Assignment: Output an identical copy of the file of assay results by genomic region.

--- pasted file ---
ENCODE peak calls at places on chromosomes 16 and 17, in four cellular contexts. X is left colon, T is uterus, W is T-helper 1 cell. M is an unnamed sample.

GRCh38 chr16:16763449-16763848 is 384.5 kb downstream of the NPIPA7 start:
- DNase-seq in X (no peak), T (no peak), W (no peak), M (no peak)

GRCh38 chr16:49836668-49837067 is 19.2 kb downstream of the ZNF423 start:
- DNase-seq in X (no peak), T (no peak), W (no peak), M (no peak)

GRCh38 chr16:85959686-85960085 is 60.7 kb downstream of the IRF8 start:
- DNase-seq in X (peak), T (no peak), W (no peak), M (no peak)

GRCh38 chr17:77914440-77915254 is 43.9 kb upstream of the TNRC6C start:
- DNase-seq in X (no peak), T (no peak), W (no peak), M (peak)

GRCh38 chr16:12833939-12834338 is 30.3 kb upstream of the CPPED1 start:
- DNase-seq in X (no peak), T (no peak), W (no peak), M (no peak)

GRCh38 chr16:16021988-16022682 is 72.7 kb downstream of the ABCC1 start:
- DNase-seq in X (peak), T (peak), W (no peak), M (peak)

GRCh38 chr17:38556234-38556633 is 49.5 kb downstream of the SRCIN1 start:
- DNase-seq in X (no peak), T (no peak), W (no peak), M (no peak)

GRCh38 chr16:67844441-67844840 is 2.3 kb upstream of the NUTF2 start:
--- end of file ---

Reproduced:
ENCODE peak calls at places on chromosomes 16 and 17, in four cellular contexts. X is left colon, T is uterus, W is T-helper 1 cell. M is an unnamed sample.

GRCh38 chr16:16763449-16763848 is 384.5 kb downstream of the NPIPA7 start:
- DNase-seq in X (no peak), T (no peak), W (no peak), M (no peak)

GRCh38 chr16:49836668-49837067 is 19.2 kb downstream of the ZNF423 start:
- DNase-seq in X (no peak), T (no peak), W (no peak), M (no peak)

GRCh38 chr16:85959686-85960085 is 60.7 kb downstream of the IRF8 start:
- DNase-seq in X (peak), T (no peak), W (no peak), M (no peak)

GRCh38 chr17:77914440-77915254 is 43.9 kb upstream of the TNRC6C start:
- DNase-seq in X (no peak), T (no peak), W (no peak), M (peak)

GRCh38 chr16:12833939-12834338 is 30.3 kb upstream of the CPPED1 start:
- DNase-seq in X (no peak), T (no peak), W (no peak), M (no peak)

GRCh38 chr16:16021988-16022682 is 72.7 kb downstream of the ABCC1 start:
- DNase-seq in X (peak), T (peak), W (no peak), M (peak)

GRCh38 chr17:38556234-38556633 is 49.5 kb downstream of the SRCIN1 start:
- DNase-seq in X (no peak), T (no peak), W (no peak), M (no peak)

GRCh38 chr16:67844441-67844840 is 2.3 kb upstream of the NUTF2 start: